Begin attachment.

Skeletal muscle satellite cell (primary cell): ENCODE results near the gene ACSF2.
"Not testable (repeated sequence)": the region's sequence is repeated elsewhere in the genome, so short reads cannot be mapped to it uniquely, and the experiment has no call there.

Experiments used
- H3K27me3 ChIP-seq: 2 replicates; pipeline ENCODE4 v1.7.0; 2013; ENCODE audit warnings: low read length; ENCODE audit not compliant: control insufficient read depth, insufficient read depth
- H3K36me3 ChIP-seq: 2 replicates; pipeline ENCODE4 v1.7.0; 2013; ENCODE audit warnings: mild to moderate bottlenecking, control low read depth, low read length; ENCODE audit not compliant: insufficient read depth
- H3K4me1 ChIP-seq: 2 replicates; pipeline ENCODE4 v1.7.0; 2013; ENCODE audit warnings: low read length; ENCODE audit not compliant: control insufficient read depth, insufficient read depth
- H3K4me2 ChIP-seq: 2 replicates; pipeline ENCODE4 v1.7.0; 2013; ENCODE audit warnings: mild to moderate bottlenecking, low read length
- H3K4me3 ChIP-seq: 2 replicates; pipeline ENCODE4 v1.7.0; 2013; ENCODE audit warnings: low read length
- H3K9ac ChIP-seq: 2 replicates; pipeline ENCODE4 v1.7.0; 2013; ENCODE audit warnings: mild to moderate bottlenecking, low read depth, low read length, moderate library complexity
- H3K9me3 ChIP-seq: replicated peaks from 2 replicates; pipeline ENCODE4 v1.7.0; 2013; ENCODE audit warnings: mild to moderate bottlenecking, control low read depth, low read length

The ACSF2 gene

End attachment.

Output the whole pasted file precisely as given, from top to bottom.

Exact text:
Skeletal muscle satellite cell (primary cell): ENCODE results near the gene ACSF2.
"Not testable (repeated sequence)": the region's sequence is repeated elsewhere in the genome, so short reads cannot be mapped to it uniquely, and the experiment has no call there.

Experiments used
- H3K27me3 ChIP-seq: 2 replicates; pipeline ENCODE4 v1.7.0; 2013; ENCODE audit warnings: low read length; ENCODE audit not compliant: control insufficient read depth, insufficient read depth
- H3K36me3 ChIP-seq: 2 replicates; pipeline ENCODE4 v1.7.0; 2013; ENCODE audit warnings: mild to moderate bottlenecking, control low read depth, low read length; ENCODE audit not compliant: insufficient read depth
- H3K4me1 ChIP-seq: 2 replicates; pipeline ENCODE4 v1.7.0; 2013; ENCODE audit warnings: low read length; ENCODE audit not compliant: control insufficient read depth, insufficient read depth
- H3K4me2 ChIP-seq: 2 replicates; pipeline ENCODE4 v1.7.0; 2013; ENCODE audit warnings: mild to moderate bottlenecking, low read length
- H3K4me3 ChIP-seq: 2 replicates; pipeline ENCODE4 v1.7.0; 2013; ENCODE audit warnings: low read length
- H3K9ac ChIP-seq: 2 replicates; pipeline ENCODE4 v1.7.0; 2013; ENCODE audit warnings: mild to moderate bottlenecking, low read depth, low read length, moderate library complexity
- H3K9me3 ChIP-seq: replicated peaks from 2 replicates; pipeline ENCODE4 v1.7.0; 2013; ENCODE audit warnings: mild to moderate bottlenecking, control low read depth, low read length

The ACSF2 gene